Joe Biden is leading Donald Trump in the battleground states that will most likely decide the US election, giving him an early advantage in a campaign upended by the coronavirus crisis.
With exactly six months to go before the vote, Biden is polling ahead in five of the six states which the US president won by the narrowest margins in the 2016 election.
Wisconsin, Florida, Michigan, Pennsylvania and Arizona are all leaning towards Biden, the presumptive Democratic presidential nominee. North Carolina is leaning to Trump. If the states vote along those lines on November 3, Trump will almost certainly be defeated.
But the leads are slim, and those enjoyed by Hillary Clinton last time round turned to dust on election day itself.
This is the backdrop for the campaign to come, one unlike any in modern US history - defined by a pandemic that has killed tens of thousands of Americans, and tanked the economy.
Coronavirus has put question marks next to the certainties of past cycles, like packed stadiums cheering candidates at summer conventions, live audiences for presidential debates or even the viability of in-person voting. So too has it transformed the political ground the election is being fought on.
Trump, who has been broadcasting his re-election message for three years, appears worst hit. At the heart of his campaign had been the booming US economy, with its record high job numbers and soaring stock market valuations which had put more cash in voters' pockets. Now 30m Americans have claimed unemployment benefit in the last six weeks, and a recession is inevitable, robbing him of the ace in his re-election hand.
The second plank of his bid had been domestic and foreign policy "wins", touted under the banner of "promises made, promises kept", used to show Trump had kept his word. They included scrapping the Iran nuclear deal, delivering a major tax cut, appointing conservative judges, and tightening immigration.
But those feats - whether considered wise or not - pale in comparison to the magnitude of the pandemic, which dominates the political landscape.
Democratic strategists argue that coronavirus has exposed Trump's failings as a leader, and will sway critical swing voters away from him come November.
"I would have to say this is the defining crisis of the Trump presidency, and he has utterly failed to rise to the occasion," said Will Marshall, one of Bill Clinton's former advisers.
He said the daily White House coronavirus briefings - now scrapped after widespread ridicule over Trump promoting the possible benefits of injecting disinfectant - have damaged the president's chances of re-election.
Polls have Biden leading Trump on virus issues. But on the economy the president is still ahead.
Marshall thinks that will change.
"In the context of the double-digit unemployment, and lots of business shutting for good, especially small ones, I think it is going to be hard for Trump to hold on to that advantage, to put it mildly," he said.
There are signs Trump is feeling the pressure. Numerous US media outlets reported snippets of heated recent conversations between him and his 6ft 8in bearded campaign manager, Brad Parscale, over the latest polls. "I am not f**king losing to Joe Biden," Trump fumed in repeated conference calls, showing disbelief at trailing someone he considers a weak candidate, according to Associated Press reporters.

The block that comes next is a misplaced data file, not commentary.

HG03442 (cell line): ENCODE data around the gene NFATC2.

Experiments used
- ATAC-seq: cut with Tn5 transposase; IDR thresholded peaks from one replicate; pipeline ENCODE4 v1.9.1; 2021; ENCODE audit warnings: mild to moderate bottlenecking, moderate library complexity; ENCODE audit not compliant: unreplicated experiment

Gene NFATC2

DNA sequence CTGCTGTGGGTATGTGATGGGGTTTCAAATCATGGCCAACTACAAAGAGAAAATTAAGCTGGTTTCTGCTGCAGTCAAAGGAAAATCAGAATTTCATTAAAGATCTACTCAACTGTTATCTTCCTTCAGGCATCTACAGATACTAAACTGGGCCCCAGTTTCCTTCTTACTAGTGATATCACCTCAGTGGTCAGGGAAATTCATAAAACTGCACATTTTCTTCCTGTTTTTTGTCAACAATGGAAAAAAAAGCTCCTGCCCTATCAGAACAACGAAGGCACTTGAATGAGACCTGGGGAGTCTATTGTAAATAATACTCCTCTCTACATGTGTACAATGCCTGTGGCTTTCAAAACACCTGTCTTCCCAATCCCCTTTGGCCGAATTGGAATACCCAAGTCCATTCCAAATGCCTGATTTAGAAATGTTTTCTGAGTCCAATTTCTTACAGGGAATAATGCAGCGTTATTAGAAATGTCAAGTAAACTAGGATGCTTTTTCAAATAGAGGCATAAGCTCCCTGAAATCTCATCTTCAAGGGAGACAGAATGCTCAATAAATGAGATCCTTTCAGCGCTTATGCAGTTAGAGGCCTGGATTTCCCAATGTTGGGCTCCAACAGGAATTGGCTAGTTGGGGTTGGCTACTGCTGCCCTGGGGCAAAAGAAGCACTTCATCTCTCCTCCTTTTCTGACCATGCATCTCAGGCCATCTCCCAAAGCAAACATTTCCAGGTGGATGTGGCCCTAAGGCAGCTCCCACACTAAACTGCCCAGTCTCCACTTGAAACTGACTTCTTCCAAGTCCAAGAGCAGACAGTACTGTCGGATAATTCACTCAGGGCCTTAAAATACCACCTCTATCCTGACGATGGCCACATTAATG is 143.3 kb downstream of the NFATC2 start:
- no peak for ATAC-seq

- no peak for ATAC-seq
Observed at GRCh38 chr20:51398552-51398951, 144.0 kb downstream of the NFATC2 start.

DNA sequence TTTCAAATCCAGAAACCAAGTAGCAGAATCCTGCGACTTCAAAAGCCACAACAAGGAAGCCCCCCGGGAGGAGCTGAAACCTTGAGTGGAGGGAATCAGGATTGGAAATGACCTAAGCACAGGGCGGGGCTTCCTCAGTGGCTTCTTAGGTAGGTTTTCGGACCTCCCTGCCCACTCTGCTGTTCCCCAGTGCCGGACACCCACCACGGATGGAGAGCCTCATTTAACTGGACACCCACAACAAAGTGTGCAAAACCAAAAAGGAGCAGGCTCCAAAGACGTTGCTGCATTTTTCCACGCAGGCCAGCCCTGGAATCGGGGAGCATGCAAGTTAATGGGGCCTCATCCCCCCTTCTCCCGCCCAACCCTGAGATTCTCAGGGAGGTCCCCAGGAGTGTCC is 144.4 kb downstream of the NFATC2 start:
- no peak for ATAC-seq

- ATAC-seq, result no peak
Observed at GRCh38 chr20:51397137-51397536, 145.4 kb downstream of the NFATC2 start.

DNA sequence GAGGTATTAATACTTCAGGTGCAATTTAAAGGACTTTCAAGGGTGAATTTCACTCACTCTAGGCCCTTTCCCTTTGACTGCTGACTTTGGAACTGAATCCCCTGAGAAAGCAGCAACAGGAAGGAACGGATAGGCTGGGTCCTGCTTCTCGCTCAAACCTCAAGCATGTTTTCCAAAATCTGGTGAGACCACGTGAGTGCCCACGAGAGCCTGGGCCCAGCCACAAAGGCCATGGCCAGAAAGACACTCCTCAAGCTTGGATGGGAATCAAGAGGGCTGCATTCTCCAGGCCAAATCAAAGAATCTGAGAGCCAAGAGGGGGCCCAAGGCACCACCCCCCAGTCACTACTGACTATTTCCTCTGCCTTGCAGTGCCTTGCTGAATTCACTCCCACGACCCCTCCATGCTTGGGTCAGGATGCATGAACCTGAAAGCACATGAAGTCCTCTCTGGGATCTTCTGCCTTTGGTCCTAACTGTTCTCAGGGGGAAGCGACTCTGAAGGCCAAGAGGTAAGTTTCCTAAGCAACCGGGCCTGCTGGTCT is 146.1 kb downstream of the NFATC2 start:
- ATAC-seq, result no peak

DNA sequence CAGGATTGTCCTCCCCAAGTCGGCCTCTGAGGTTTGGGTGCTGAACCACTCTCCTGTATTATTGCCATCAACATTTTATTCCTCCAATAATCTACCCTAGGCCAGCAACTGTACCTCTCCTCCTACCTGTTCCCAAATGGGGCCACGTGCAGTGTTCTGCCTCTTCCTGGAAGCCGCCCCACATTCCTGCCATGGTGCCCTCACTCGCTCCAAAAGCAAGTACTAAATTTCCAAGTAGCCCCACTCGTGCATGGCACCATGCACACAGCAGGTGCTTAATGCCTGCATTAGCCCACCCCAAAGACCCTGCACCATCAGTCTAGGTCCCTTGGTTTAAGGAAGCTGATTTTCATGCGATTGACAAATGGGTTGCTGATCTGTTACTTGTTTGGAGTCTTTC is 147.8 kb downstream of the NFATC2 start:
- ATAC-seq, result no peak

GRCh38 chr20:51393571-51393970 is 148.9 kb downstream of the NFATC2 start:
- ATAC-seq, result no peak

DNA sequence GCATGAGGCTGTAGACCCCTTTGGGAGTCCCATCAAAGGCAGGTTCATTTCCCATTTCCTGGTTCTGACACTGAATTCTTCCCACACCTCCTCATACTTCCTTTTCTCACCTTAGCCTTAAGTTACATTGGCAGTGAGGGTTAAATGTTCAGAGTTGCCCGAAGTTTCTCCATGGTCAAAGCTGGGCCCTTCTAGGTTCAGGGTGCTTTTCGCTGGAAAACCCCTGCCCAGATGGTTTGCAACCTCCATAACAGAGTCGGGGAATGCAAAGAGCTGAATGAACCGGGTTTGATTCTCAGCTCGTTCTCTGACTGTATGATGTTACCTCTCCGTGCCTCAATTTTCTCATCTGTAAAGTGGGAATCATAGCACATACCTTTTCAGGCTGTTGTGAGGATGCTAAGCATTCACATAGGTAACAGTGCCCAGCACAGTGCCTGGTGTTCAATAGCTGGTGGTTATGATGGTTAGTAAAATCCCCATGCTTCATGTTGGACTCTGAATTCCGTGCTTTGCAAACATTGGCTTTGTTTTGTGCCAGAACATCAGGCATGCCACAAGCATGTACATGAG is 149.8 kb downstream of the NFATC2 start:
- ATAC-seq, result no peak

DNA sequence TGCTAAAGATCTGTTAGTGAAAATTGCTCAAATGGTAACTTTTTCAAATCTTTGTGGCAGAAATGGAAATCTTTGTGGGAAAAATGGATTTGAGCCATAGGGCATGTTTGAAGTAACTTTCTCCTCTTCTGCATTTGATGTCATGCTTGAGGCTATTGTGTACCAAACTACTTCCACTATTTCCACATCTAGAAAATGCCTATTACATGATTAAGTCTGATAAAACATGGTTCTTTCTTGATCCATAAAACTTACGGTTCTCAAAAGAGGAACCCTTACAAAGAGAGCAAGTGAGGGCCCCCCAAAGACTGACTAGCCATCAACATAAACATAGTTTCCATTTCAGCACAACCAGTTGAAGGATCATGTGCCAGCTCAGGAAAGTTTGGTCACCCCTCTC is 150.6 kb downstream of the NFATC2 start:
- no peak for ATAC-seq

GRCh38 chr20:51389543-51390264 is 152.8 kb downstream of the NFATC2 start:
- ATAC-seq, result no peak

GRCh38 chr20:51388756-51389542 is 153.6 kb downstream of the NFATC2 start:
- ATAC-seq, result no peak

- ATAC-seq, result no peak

Trump waved away reports of tensions with Parscale. "He is doing a great job, I never shouted at him," the president tweeted. Parscale similarly said his boss "didn't yell at me".
Some Republicans remain upbeat. Throughout Trump's many controversies in office, not least becoming only the third US president in history to be impeached, consistently around 40pc of Americans have said they approve of the job he is doing.
George Holding, the Republican congressman from North Carolina - one of the swing states Trump is hoping to hold - is among those predicting the president will win in November.
"It is a challenge," he said of the post-coronavirus political environment. "But I don't think there's anyone out there who blames the president of the US for the coronavirus."
Trump has been a proponent of lifting lockdown measures to get the economy moving again, lending implicit support to gun-toting protesters demanding such action.
And if the green shoots of the economy are apparent in the weeks leading up to November, perhaps he will get the credit.
"I think next year, we're going to have a phenomenal year, economically," he said last Thursday, exuding optimism. It may be too late.
Biden backs US women footballers in court row
Presumptive Democratic presidential nominee Joe Biden yesterday voiced his support for the US women's football team - a day after it suffered a setback in its gender discrimination lawsuit against the United States Soccer Federation.
The team's claims for equal pay were dismissed by a court on Friday, handing a victory to the administrative body, US Soccer.
"Don't give up this fight. This is not over yet," Biden wrote in a tweet to the team.
Then turning to the federation, Biden tweeted: "Equal pay, now. Or else when I'm president, you can go elsewhere for World Cup funding."
The World Cup-winning team's long-running feud with US Soccer has been a very public and bitter battle - and the players had been seeking $66m in damages under America's Equal Pay Act.
However, in its summary judgment, the court said: "The women's national team has been paid more on both a cumulative and an average per-game basis than the men's national team over the period." The court allowed complaints of unfair medical, travel and training to proceed to trial.